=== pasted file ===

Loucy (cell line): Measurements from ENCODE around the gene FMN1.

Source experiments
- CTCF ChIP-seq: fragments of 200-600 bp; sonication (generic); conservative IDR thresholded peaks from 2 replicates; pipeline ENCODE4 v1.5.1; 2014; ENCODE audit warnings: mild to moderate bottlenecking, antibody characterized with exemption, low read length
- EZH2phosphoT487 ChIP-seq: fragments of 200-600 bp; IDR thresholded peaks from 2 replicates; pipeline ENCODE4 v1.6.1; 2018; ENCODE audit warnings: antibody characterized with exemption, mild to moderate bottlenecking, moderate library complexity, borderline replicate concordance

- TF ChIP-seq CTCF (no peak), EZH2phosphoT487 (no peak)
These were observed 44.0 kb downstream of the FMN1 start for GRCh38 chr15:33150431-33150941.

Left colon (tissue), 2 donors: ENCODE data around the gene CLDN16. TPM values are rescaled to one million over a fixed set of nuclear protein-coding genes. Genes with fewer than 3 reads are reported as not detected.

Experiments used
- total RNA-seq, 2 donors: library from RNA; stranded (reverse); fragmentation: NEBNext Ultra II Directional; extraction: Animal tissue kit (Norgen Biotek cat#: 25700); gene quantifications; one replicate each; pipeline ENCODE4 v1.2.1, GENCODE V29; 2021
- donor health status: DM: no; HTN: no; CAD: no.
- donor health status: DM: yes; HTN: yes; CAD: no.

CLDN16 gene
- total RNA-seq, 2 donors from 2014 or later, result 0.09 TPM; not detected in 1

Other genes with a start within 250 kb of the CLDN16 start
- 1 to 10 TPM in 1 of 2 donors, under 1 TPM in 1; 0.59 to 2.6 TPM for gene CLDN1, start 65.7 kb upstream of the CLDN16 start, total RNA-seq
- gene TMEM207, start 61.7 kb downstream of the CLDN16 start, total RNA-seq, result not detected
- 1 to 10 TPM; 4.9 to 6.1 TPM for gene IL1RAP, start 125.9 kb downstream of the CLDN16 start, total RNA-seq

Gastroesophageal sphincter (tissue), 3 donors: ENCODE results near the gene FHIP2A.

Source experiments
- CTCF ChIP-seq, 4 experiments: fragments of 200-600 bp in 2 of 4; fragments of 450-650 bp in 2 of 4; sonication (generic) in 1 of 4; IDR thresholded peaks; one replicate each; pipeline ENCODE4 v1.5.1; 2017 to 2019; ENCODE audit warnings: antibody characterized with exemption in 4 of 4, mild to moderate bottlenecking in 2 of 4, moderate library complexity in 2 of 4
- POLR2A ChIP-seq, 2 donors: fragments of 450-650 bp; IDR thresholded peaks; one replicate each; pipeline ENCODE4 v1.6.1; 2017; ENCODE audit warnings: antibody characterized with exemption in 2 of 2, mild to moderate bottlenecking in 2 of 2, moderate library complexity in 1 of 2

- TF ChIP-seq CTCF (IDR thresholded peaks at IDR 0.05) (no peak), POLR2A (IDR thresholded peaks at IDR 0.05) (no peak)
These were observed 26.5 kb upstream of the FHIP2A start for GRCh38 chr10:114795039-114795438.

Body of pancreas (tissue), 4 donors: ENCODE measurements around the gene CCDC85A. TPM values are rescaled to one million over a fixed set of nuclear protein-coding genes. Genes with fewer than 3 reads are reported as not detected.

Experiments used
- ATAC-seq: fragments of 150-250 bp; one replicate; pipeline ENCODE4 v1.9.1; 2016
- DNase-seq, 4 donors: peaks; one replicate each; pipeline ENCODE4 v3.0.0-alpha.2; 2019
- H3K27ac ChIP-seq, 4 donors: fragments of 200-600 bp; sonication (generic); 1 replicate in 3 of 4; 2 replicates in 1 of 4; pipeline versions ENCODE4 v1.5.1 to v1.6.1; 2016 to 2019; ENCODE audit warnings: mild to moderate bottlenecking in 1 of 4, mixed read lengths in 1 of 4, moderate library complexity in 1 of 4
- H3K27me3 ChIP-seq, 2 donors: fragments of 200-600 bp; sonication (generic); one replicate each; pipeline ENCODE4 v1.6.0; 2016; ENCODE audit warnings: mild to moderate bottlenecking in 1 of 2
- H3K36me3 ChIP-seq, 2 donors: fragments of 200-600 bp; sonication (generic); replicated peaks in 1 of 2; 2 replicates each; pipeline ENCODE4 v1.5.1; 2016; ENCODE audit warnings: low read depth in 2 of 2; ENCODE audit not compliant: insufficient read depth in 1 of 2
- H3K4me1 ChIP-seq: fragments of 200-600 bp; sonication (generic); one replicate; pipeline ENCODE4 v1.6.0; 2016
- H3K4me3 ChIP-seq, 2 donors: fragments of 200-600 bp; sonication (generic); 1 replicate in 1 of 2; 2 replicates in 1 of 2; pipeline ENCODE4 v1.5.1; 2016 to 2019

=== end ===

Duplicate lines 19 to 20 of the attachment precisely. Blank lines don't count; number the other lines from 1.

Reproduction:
Source experiments
- CTCF ChIP-seq, 4 experiments: fragments of 200-600 bp in 2 of 4; fragments of 450-650 bp in 2 of 4; sonication (generic) in 1 of 4; IDR thresholded peaks; one replicate each; pipeline ENCODE4 v1.5.1; 2017 to 2019; ENCODE audit warnings: antibody characterized with exemption in 4 of 4, mild to moderate bottlenecking in 2 of 4, moderate library complexity in 2 of 4